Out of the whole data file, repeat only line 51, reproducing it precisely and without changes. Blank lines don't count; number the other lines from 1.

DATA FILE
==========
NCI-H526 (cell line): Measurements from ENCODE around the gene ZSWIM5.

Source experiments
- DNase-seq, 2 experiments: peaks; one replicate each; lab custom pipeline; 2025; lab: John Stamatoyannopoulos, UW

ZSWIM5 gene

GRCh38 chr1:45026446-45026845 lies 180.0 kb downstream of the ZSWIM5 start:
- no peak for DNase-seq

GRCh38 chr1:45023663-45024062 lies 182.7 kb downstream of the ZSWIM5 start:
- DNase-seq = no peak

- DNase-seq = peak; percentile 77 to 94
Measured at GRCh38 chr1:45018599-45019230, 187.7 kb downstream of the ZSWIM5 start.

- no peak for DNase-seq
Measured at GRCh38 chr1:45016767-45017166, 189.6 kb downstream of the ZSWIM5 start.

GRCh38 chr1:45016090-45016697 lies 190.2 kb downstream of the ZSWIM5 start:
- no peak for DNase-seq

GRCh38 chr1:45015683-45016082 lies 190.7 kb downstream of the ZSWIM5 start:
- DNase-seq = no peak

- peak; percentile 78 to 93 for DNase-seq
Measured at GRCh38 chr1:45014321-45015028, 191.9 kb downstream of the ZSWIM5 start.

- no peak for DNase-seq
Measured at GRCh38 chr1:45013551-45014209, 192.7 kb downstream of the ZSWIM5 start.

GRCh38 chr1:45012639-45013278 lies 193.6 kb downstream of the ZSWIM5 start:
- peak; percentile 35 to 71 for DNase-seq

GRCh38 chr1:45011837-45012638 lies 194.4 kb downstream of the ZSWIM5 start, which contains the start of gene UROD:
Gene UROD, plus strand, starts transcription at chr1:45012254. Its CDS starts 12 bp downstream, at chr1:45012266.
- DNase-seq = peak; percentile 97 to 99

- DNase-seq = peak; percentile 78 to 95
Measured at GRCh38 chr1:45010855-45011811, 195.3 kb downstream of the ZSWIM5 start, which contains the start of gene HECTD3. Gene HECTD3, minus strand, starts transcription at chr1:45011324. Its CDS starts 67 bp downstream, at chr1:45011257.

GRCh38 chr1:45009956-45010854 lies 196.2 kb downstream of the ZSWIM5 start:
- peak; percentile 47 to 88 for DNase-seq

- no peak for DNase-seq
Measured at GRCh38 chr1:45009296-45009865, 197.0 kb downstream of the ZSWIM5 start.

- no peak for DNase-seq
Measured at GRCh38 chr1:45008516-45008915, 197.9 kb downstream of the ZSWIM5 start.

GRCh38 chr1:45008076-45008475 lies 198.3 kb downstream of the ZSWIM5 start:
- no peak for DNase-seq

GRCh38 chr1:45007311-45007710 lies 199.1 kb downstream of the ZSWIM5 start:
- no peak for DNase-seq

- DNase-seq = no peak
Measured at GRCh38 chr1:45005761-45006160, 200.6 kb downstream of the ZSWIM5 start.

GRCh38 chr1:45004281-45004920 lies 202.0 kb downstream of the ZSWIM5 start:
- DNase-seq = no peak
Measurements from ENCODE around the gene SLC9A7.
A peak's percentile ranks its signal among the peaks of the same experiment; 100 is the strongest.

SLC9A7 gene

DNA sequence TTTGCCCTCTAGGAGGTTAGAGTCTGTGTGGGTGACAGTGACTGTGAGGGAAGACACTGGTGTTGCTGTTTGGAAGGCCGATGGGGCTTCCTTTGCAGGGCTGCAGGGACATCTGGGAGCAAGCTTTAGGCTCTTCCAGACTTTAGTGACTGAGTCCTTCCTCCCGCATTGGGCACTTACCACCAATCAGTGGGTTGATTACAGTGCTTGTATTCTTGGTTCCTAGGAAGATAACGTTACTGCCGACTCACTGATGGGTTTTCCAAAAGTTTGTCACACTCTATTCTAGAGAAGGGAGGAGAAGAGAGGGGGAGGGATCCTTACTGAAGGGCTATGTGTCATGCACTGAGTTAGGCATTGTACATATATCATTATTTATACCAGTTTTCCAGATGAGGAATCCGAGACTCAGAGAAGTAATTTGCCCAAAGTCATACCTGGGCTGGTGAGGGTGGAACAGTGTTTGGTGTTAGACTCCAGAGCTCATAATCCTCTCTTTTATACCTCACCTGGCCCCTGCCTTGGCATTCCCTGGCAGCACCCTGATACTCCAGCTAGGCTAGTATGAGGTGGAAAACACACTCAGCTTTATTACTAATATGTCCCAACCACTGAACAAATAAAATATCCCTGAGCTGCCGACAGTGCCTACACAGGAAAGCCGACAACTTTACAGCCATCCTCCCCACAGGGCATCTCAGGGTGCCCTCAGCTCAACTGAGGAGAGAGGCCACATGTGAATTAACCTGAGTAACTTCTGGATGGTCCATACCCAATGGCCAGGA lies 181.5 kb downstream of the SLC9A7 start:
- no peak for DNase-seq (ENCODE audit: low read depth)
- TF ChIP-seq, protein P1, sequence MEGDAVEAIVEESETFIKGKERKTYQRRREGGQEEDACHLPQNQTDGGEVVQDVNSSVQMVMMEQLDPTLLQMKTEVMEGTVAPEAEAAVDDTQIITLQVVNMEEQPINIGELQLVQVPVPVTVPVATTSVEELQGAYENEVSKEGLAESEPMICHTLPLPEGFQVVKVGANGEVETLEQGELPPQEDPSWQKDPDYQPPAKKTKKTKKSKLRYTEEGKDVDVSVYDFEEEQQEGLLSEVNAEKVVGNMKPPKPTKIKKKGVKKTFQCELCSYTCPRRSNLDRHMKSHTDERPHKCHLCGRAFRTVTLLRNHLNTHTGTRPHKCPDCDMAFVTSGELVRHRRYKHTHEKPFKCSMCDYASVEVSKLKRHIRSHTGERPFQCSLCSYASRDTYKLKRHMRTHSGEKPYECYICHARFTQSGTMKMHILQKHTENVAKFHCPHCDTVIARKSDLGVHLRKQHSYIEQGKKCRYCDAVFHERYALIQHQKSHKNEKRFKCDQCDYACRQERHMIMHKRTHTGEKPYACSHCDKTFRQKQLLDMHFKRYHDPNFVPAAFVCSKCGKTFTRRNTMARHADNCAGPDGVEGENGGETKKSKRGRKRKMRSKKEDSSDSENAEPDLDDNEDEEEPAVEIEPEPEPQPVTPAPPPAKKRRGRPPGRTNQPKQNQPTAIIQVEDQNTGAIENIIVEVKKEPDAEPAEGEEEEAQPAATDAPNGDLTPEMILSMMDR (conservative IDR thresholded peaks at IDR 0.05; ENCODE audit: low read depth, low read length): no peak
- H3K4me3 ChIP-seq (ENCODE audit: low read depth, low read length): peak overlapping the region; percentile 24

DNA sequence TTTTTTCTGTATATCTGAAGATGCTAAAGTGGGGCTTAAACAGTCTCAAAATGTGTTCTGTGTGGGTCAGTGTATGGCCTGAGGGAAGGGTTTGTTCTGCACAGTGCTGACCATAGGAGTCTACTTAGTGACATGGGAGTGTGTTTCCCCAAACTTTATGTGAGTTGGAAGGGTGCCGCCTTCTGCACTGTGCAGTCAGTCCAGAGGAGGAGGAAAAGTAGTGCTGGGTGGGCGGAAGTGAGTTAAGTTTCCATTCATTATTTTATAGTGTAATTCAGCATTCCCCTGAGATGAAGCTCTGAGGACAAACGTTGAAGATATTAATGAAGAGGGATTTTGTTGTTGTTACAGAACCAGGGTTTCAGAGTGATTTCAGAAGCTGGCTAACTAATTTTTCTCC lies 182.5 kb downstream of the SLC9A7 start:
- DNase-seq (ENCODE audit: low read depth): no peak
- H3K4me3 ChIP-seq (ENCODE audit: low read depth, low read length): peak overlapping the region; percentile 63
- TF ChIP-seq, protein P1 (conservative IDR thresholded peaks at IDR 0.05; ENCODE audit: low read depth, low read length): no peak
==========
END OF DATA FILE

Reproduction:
- H3K4me3 ChIP-seq (ENCODE audit: low read depth, low read length): peak overlapping the region; percentile 63